He described excessive heat, in particular, as “consistent with our understanding of how the climate responds to increasing greenhouse gases.”

  33. Prokaryotes says:

    “Everyone is talking about climate change now,” President Dmitri A. Medvedev told the Russian Security Council this month. “Unfortunately, what is happening now in our central regions is evidence of this global climate change, because we have never in our history faced such weather conditions in the past.”

  34. Prokaryotes says:

    The Center for a New American Security has posted a link to a Pentagon report that says, in part, that new patterns in the weather “may act as an accelerant of instability or conflict, placing a burden to respond on civilian institutions and militaries around the world.
    The scope of the world-wide instability that rapid global climate change is starting to precipitate is not conveyed in the term “global warming.” “Global warming” has proven to be a failure as the primary description for what is happening to the planet through climate change. It doesn’t compute for people. “Global weirding” is a much better term because it begins to get at the fundamentally chaotic nature of what is happening. I’m glad to see the term “global weirding” is catching on, and being used for this, the hottest summer

  35. Prokaryotes says:

    “Global weirding” is a much better term.

    I agree. And i start to think that there are a lot of things in the weird climate shift – which nobody has thought of so far.

  36. Lewis Cleverdon says:

    Prokaryotes at 33 –

    “Nations who backslide, should be kicked out and should be sanctioned. No agreement is no longer an option. No agreement means lack of leadership.”

    Perhaps you don’t see the conduct of the US under Bush as backsliding ?
    When he reneged on the US signature on Kyoto, villified the treaty, and refused even to present it for ratification ?

    And under Obama, when he adopted, gratuitously, Bush’s illegitimate 2005 baseline, and rejected the legal 1990 baseline of the UNFCCC mandate that the US had signed ? And in his derisory pledge at Copenhagen, contingent upon the senate bill, which he then failed to lift a finger to advance, being content to watch it die ?

    No other nation has dishonoured its formal commitments on climate action in the systematic manner of the US.

    Yes, the US could theoretically be thrown out & actually be sanctioned via worldwide tariffs, as could any nation, but since when did external pressures do anything but affirm nations’ bloody-minded resistance to “violations of sovereign policy formation” ?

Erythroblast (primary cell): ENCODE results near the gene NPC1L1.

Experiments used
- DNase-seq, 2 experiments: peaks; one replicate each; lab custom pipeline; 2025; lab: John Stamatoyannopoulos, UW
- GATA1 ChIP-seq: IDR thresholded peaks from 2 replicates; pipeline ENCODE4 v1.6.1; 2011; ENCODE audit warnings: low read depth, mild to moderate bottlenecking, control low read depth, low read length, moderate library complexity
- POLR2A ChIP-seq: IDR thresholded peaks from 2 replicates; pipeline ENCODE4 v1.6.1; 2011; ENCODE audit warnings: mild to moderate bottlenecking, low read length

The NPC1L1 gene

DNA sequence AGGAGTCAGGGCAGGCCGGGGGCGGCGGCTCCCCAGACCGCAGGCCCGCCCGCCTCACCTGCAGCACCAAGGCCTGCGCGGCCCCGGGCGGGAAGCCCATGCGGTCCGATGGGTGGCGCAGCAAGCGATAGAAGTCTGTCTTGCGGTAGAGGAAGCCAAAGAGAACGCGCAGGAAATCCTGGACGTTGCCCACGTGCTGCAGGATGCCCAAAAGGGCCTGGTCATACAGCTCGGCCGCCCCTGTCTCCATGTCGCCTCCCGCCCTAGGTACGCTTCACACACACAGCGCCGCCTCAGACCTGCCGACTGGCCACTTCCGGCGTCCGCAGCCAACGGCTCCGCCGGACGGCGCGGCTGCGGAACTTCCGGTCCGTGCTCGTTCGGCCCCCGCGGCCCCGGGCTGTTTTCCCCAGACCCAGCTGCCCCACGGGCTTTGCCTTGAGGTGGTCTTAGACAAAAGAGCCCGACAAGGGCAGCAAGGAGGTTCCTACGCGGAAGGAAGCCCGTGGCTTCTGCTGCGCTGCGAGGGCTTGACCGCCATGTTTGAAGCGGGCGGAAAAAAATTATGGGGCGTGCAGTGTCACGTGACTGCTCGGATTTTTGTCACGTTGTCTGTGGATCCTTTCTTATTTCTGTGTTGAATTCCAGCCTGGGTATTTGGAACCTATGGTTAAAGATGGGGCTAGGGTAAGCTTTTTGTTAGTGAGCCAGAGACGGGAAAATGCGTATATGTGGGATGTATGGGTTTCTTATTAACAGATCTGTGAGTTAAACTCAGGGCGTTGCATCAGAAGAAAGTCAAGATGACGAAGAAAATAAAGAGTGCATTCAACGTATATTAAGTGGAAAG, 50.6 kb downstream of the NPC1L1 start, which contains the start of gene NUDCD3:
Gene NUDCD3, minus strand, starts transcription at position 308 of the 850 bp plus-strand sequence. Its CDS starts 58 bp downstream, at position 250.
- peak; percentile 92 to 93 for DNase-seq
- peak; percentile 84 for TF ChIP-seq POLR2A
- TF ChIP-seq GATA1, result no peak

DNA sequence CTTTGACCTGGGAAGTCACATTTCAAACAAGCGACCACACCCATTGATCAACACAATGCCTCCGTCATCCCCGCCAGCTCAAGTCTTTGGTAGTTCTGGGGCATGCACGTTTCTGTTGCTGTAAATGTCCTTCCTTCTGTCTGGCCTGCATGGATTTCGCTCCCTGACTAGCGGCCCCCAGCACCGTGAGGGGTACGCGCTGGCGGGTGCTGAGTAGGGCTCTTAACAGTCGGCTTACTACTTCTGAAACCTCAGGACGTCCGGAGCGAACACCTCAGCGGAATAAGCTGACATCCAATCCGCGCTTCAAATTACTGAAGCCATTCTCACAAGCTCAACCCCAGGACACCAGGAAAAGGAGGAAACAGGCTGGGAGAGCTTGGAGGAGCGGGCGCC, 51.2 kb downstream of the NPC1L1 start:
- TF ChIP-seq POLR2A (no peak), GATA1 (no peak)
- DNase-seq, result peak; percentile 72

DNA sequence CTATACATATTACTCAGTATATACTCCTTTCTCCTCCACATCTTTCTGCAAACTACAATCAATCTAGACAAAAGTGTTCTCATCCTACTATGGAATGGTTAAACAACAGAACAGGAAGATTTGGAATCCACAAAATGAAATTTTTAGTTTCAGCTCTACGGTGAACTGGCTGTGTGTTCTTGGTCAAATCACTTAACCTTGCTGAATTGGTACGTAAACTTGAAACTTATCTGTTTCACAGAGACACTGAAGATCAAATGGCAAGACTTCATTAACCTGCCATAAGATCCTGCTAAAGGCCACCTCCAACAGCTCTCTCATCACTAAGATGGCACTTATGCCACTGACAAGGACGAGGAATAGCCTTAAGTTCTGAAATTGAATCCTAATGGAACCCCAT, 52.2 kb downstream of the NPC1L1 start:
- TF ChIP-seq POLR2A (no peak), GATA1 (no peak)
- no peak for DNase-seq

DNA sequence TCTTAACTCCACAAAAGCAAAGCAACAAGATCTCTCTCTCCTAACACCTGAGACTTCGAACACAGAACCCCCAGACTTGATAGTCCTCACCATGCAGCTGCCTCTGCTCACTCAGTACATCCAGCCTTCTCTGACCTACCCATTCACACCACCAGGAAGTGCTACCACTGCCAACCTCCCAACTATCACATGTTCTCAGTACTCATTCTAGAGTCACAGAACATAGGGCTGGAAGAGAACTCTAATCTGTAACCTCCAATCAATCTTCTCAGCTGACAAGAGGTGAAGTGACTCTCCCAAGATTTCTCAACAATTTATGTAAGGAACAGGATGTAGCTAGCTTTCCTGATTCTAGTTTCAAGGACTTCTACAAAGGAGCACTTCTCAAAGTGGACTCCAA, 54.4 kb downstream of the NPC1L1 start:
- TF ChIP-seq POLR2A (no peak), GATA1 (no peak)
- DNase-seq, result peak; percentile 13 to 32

A far more productive approach will be for the coalition of the willing to move ahead with the requisite climate treaty, leaving space for laggards to accede once they are willing to play catch-up, with the incentives of the global carbon-permit market and preferential trade terms being open only to full participants.



  37. Prokaryotes says:

    Enzymes might be the way to treat, prevent cholera

    Cholera is caused by a bacterium called vibrio cholerea, and the disease is transmitted primarily through contaminated drinking water. The disease causes severe diarrhea and vomiting that lead to rapid dehydration. It’s a major cause of death in the developing world as well as in the aftermath of catastrophes that compromise water systems. There are an estimated 3 to 5 million cholera cases annually, resulting in about 100,000 to 120,000 deaths every year, according to the World Health Organization.

  38. Prokaryotes says:

    In most cases cholera can be successfully treated with oral rehydration therapy (ORT). ORT is highly effective, safe, and simple to administer: prompt replacement of water and electrolytes is the principal treatment for cholera, as dehydration and electrolyte depletion occur rapidly.

    The success of treatment is significantly affected by the speed and method of treatment. If cholera patients are treated quickly and properly, the mortality rate is less than 1%; however, with untreated cholera, the mortality rate rises to 50–60%

  39. Prokaryotes says:

    100 top toxic air polluters in USA

  40. Prokaryotes says:

    While detached from debates among climate scientists and policymakers, these lowly farmers do not need voluminous documents and hours of scientific lectures to know for themselves the impact of more frequent and intense extreme weather events such as cyclones, floods and droughts. The signs are on their doorsteps.

    Jun Cawili, 31 and a vegetable farmer in La Trinidad, Benguet, said the old ways of farming, where hundreds of farmers in the upland areas planted their seedlings in mid-November and harvested the crop after about three months, are no longer the norm.

  41. Prokaryotes says:

    “Our plight continues to worsen. Tobacco farmers are forced to shift to other cash crops to sustain our livelihood. We can’t produce high-quality tobacco leaves nowadays because of the erratic weather,” said Alex Sino, 55, a lifelong farmer.

  42. Prokaryotes says:

    Wildfire War: Video of Portugal firefighters in battle with flames
    Wildfires continue to spread across Portugal, threatening homes and stretching emergency services to the limit. At least 1,500 people are battling nearly 30 major fires in the north, where strong winds are fanning the flames. Police have so far arrested 15 people on suspicion of arson. The country’s president has cancelled his vacation to visit the command centre tackling the situation.